So that's why I personally don't run a real-time Antivirus (nor do I have any on-demand scanners installed on the REAL system).

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Re: Why use a real-time Antivirus?

Post by Sadeghi85 on 15/2/2011, 06:31

I never liked to have a real-time AV, I consider it a waste of resources. Personally, I prefer virtualization, I've installed Avira & Avast as on-demand in a VM.

Most of the time I download from trusted sources and verify by digital signatures and hashes, very rarely happens that I'd like to download from less known sources, in which case I just scan the file in VM.

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Re: Why use a real-time Antivirus?

Post by Rico on 15/2/2011, 08:13

Using a relatime AV is not a biggie for me. I consider it to be a safety net, that even though is not really significant, is one that doesn't bother me. The reason being is that modern PCs and a light AV seem to be pretty good together, if it felt like Norton 2005, I would have kicked it off in jiffy without hesitating.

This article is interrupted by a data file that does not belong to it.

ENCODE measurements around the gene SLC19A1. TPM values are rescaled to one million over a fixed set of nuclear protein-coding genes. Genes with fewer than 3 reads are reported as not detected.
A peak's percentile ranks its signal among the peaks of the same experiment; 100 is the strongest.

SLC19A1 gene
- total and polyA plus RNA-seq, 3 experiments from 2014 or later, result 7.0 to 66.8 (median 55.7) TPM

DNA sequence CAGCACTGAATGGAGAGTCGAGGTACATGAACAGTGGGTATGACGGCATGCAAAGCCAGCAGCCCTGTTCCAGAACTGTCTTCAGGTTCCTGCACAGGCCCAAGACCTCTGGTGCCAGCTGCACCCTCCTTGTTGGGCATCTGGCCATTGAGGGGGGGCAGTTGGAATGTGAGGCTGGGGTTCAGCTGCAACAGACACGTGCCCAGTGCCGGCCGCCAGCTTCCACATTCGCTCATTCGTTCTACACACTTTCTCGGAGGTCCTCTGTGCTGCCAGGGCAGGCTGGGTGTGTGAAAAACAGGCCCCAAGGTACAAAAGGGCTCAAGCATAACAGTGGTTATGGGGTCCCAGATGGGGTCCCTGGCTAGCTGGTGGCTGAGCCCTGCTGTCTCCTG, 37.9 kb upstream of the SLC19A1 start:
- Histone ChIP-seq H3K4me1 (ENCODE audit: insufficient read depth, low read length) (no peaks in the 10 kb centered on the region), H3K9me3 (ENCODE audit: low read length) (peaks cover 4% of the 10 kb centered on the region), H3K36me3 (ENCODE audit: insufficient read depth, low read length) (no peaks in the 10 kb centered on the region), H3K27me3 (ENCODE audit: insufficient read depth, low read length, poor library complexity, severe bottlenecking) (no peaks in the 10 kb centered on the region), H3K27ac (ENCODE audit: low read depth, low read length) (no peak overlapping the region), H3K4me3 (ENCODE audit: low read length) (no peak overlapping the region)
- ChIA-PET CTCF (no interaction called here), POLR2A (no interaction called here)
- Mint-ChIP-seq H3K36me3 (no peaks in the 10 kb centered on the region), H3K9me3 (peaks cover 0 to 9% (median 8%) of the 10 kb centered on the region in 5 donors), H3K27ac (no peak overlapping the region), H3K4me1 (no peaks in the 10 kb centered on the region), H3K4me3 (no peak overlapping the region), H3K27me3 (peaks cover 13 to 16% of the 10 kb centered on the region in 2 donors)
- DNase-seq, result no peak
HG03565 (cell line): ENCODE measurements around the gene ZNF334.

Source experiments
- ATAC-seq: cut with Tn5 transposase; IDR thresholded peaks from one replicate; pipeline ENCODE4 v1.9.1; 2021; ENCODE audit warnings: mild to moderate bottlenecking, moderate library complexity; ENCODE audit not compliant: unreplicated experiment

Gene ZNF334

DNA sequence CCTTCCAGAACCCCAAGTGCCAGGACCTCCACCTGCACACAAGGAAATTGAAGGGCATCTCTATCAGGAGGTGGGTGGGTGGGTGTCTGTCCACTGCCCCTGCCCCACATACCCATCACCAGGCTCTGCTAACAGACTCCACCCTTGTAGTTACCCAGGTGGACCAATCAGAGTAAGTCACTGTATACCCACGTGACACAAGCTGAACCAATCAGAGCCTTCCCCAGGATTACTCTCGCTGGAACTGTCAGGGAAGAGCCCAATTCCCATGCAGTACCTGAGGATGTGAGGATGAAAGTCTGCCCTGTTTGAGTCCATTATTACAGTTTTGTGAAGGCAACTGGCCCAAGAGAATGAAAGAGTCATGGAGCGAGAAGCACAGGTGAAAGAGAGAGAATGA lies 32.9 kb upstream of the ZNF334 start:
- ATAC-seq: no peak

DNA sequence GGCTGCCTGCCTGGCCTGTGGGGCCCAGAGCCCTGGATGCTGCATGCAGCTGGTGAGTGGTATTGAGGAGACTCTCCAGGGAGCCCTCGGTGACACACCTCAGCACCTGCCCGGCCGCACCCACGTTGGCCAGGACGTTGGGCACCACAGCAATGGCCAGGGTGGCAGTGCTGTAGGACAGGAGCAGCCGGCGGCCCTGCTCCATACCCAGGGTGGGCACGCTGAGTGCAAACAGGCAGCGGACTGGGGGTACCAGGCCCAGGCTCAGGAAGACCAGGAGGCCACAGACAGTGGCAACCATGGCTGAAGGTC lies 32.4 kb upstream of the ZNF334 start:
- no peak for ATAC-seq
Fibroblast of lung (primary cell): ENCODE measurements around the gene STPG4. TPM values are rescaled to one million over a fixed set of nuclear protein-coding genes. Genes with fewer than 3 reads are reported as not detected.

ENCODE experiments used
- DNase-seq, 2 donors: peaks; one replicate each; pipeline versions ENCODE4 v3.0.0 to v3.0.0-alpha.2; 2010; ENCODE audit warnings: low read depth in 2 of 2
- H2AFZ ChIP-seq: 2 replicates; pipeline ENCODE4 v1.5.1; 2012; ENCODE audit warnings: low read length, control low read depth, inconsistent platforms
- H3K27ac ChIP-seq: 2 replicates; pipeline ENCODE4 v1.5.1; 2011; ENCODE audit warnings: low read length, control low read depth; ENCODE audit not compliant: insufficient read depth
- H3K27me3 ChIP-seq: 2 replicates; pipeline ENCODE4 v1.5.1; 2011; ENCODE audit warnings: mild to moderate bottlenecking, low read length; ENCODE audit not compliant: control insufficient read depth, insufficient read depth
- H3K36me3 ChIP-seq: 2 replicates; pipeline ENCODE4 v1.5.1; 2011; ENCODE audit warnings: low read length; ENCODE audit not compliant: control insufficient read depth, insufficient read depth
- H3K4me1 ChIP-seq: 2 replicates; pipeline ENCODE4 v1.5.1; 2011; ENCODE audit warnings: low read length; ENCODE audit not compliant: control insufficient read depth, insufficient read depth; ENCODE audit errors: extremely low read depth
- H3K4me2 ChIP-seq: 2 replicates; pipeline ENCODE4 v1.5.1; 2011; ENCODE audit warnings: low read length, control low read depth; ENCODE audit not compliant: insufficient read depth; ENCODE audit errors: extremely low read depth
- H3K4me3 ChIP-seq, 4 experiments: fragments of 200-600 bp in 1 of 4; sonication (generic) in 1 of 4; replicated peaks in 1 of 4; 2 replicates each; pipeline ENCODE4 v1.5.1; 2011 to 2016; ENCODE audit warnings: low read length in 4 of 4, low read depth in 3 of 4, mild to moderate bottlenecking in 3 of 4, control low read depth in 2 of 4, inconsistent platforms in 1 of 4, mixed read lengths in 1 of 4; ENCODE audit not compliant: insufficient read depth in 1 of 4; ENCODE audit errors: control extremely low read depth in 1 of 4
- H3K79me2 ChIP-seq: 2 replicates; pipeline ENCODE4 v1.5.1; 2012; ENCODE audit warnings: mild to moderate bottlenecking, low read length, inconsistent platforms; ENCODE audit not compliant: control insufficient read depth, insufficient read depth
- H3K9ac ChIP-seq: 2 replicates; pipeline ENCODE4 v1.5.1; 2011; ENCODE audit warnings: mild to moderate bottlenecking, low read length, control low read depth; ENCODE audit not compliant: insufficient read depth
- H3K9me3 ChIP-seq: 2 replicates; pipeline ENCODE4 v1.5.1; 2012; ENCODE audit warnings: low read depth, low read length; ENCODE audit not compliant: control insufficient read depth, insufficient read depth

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Re: Why use a real-time Antivirus?

Post by ssj100 on 15/2/2011, 08:50

Rico wrote:Using a relatime AV is not a biggie for me. I consider it to be a safety net, that even though is not really significant, is one that doesn't bother me. The reason being is that modern PCs and a light AV seem to be pretty good together, if it felt like Norton 2005, I would have kicked it off in jiffy without hesitating.
Yes, I agree that many real-time Antivirus software nowadays have minimal impact on the system. However, personally, even minimal impact is too much haha. Also, keep in mind the potential for conflict. Now, to be fair and objective, I'm probably harping on far too much about this conflict business. In fact, the Antivirus conflict with Sandboxie was with a Sandboxie Beta version. But regardless, the risk is there and even tzuk admits it.